The son of the painter Auguste Renoir, Jean Renoir became one of France’s most important and respected filmmakers during the middle of the 20th century. A Philosophy and Math student, Renoir became a cavalryman, but was invalided out of the army before World War I. Later, he married a model and aspiring actress, and, following the death of his father and the acquisition of an inheritance, set up his own production company to produce movies for his wife. Renoir learned from these early experiences of financing movies and watching other films, and became a director in 1924. With the advent of sound, Renoir’s career was quickly made with a series of profitable films, including La Chienne (1931), a savage and dark drama about a man’s self-destruction, which was later remade by Fritz Lang as Scarlet Street. Renoir’s subsequent films, including The Lower Depths (1936) and Grand Illusion (1937), were among the finest made in France before the war, and were well acknowledged at the time of… read more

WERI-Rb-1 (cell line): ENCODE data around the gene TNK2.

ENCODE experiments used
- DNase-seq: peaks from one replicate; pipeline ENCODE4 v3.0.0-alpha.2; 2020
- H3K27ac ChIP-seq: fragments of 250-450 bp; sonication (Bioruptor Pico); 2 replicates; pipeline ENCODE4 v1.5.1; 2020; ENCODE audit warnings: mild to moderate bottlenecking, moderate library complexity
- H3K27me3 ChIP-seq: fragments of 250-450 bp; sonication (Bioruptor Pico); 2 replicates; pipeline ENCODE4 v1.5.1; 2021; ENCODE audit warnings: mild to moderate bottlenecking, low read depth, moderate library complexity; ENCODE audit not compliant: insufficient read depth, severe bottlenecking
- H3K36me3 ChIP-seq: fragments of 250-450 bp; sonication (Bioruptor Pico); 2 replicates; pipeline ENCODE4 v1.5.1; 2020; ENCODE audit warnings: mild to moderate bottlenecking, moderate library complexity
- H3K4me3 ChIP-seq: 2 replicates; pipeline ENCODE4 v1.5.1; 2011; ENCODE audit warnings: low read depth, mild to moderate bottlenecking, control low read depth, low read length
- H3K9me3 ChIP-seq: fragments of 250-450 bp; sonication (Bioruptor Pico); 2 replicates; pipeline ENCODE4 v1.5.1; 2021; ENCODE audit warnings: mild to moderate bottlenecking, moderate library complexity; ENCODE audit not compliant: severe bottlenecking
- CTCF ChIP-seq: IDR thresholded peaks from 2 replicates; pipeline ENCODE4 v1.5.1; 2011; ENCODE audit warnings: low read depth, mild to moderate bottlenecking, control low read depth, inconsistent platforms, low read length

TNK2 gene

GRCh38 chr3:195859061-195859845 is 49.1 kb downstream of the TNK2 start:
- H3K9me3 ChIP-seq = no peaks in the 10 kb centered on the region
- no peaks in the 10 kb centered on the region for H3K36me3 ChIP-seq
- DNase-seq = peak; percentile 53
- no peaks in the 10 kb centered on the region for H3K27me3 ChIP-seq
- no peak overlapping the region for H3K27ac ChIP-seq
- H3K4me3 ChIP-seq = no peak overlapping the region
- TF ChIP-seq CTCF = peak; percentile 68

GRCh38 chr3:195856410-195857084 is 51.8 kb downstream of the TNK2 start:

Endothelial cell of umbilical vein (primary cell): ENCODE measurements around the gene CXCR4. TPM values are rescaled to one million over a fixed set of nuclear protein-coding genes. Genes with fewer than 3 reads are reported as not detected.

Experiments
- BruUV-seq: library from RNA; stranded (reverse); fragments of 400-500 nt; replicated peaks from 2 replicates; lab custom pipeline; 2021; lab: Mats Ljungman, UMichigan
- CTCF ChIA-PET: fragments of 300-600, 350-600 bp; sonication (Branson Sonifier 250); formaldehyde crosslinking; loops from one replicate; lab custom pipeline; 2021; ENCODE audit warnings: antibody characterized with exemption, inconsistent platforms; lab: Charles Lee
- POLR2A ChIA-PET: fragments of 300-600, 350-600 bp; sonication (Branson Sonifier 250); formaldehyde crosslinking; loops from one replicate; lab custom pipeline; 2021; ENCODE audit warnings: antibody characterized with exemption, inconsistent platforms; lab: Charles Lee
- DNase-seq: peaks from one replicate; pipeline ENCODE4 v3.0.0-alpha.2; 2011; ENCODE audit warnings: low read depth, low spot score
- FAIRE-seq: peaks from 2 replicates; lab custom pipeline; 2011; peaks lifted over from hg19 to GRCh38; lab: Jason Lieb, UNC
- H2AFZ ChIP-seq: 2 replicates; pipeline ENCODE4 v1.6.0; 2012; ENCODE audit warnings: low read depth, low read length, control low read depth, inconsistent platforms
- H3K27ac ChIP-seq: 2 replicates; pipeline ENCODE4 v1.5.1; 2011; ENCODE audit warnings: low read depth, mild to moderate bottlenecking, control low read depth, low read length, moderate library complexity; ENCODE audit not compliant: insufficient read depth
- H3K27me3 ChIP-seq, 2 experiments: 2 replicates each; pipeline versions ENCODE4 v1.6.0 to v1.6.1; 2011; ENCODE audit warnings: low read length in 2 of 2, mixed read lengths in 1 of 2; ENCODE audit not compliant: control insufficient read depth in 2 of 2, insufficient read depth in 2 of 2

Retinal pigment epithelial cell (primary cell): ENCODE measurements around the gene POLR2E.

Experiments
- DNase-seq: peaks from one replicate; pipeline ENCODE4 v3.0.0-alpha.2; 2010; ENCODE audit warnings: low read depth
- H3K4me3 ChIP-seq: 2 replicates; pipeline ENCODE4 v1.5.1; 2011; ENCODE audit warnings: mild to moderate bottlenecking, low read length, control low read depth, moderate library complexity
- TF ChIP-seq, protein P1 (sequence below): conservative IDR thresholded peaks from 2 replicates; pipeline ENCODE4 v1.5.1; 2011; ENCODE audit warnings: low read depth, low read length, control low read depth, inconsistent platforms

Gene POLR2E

A hidden American gem from director, Renoir. It seems bit confused from the surface, but in deep down, it is filled with sensibilities and impressive symbol uses. The sky, the sea, the wave, the beach, and the wrecked ship all symbolize unstable spirit of each characters. A quite memorable last American film of a great French director.
An appreciation of the great American actor Robert Ryan on the occasion of a New York retrospective.
You get the weirdness of this picture right off the bat. After the opening credits, white type above images of surf colliding with rock, there